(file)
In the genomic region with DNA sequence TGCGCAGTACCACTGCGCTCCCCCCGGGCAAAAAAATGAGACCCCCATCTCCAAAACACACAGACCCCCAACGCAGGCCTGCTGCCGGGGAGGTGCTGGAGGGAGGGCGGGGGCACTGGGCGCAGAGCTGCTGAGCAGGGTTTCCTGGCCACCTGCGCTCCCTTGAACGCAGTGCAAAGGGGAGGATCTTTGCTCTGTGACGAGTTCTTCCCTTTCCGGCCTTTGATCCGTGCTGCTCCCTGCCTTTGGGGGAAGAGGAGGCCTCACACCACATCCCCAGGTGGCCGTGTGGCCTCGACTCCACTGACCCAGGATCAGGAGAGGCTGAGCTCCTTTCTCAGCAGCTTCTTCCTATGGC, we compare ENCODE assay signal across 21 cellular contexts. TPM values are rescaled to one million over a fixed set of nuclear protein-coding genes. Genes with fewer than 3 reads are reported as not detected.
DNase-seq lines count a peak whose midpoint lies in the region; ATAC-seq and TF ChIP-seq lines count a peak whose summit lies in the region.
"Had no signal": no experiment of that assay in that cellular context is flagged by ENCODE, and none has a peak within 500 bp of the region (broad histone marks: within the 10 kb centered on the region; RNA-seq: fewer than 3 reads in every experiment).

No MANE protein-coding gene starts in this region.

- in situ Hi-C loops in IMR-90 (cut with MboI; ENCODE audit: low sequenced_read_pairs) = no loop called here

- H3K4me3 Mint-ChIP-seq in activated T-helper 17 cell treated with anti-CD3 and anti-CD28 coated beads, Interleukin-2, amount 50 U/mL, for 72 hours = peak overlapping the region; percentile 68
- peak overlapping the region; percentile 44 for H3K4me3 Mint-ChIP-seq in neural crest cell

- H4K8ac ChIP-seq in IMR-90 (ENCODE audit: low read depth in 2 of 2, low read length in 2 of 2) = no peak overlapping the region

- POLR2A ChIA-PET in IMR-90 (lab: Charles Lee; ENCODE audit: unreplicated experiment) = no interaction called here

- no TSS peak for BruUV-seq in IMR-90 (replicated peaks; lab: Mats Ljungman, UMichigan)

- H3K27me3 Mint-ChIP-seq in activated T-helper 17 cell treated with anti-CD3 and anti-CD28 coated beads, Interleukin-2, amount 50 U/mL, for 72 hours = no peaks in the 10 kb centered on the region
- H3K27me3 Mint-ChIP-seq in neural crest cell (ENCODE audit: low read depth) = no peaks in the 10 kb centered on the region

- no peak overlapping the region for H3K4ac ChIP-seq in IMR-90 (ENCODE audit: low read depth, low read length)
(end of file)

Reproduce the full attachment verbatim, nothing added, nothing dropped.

In the genomic region with DNA sequence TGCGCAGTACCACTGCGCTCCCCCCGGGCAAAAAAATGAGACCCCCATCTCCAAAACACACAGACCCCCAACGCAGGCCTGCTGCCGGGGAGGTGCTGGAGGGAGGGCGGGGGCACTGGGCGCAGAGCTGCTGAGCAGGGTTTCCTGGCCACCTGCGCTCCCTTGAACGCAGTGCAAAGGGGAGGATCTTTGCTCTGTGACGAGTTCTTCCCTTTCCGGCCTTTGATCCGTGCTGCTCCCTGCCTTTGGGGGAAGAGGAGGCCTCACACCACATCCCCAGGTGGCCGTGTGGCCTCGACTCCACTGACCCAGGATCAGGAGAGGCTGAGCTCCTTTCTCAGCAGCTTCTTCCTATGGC, we compare ENCODE assay signal across 21 cellular contexts. TPM values are rescaled to one million over a fixed set of nuclear protein-coding genes. Genes with fewer than 3 reads are reported as not detected.
DNase-seq lines count a peak whose midpoint lies in the region; ATAC-seq and TF ChIP-seq lines count a peak whose summit lies in the region.
"Had no signal": no experiment of that assay in that cellular context is flagged by ENCODE, and none has a peak within 500 bp of the region (broad histone marks: within the 10 kb centered on the region; RNA-seq: fewer than 3 reads in every experiment).

No MANE protein-coding gene starts in this region.

- in situ Hi-C loops in IMR-90 (cut with MboI; ENCODE audit: low sequenced_read_pairs) = no loop called here

- H3K4me3 Mint-ChIP-seq in activated T-helper 17 cell treated with anti-CD3 and anti-CD28 coated beads, Interleukin-2, amount 50 U/mL, for 72 hours = peak overlapping the region; percentile 68
- peak overlapping the region; percentile 44 for H3K4me3 Mint-ChIP-seq in neural crest cell

- H4K8ac ChIP-seq in IMR-90 (ENCODE audit: low read depth in 2 of 2, low read length in 2 of 2) = no peak overlapping the region

- POLR2A ChIA-PET in IMR-90 (lab: Charles Lee; ENCODE audit: unreplicated experiment) = no interaction called here

- no TSS peak for BruUV-seq in IMR-90 (replicated peaks; lab: Mats Ljungman, UMichigan)

- H3K27me3 Mint-ChIP-seq in activated T-helper 17 cell treated with anti-CD3 and anti-CD28 coated beads, Interleukin-2, amount 50 U/mL, for 72 hours = no peaks in the 10 kb centered on the region
- H3K27me3 Mint-ChIP-seq in neural crest cell (ENCODE audit: low read depth) = no peaks in the 10 kb centered on the region

- no peak overlapping the region for H3K4ac ChIP-seq in IMR-90 (ENCODE audit: low read depth, low read length)